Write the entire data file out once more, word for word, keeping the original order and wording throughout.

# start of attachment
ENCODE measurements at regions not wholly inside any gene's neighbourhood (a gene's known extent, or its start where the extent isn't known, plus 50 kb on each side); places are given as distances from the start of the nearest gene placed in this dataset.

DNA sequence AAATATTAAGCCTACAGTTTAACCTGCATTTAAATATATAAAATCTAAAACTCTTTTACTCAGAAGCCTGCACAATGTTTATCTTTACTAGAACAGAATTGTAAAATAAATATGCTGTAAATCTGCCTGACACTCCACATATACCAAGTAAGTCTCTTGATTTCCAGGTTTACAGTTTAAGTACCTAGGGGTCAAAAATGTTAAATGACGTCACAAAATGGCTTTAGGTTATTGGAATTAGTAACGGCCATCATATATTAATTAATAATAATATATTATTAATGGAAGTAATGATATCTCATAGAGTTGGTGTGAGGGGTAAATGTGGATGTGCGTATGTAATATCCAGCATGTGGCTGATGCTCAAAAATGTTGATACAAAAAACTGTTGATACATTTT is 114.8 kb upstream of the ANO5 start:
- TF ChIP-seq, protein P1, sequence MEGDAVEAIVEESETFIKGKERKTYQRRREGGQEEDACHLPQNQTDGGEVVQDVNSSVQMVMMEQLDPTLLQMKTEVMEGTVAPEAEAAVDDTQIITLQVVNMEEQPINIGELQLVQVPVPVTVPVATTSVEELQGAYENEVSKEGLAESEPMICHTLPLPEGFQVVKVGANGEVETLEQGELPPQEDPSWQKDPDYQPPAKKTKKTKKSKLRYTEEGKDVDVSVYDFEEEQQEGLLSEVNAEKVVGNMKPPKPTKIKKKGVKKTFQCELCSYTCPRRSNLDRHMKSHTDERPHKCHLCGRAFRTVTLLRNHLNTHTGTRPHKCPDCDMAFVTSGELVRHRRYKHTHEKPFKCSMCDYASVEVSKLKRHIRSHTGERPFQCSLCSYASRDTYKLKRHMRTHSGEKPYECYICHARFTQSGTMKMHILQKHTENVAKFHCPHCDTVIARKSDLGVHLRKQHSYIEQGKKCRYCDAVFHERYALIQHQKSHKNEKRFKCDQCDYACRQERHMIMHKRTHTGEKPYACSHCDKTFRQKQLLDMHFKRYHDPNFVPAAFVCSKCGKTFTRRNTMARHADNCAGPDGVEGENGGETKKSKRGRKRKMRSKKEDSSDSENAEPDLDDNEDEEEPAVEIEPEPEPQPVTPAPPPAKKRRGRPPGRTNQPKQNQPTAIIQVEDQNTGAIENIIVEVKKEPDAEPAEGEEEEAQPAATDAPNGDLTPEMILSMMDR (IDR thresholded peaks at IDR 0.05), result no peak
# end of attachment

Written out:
ENCODE measurements at regions not wholly inside any gene's neighbourhood (a gene's known extent, or its start where the extent isn't known, plus 50 kb on each side); places are given as distances from the start of the nearest gene placed in this dataset.

DNA sequence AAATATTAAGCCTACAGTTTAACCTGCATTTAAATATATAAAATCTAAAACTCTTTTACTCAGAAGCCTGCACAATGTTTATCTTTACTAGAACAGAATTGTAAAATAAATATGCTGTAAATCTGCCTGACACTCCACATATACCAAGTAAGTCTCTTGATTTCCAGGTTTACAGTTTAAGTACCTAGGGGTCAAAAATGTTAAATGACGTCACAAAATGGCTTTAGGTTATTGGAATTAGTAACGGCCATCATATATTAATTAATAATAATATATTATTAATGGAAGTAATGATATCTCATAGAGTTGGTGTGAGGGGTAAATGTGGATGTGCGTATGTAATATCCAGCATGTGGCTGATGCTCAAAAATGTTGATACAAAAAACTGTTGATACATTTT is 114.8 kb upstream of the ANO5 start:
- TF ChIP-seq, protein P1, sequence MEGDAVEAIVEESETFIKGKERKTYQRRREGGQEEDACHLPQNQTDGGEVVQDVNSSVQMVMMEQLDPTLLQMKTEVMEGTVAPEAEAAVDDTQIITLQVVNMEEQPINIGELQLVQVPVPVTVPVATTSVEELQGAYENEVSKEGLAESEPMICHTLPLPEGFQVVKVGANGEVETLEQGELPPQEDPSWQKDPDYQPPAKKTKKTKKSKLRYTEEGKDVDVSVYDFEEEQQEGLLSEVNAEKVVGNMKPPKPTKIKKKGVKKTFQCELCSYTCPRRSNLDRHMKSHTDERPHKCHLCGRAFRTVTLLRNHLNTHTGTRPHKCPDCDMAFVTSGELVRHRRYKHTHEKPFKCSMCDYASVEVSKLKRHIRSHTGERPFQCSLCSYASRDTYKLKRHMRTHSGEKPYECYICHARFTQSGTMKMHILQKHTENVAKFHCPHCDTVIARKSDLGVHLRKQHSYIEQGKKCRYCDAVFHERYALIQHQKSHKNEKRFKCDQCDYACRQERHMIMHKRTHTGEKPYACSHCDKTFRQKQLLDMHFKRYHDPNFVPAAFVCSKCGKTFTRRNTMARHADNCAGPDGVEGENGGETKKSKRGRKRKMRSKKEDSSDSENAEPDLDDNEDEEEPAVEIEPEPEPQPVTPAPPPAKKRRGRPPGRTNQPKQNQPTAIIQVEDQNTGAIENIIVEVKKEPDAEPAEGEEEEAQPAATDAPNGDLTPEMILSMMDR (IDR thresholded peaks at IDR 0.05), result no peak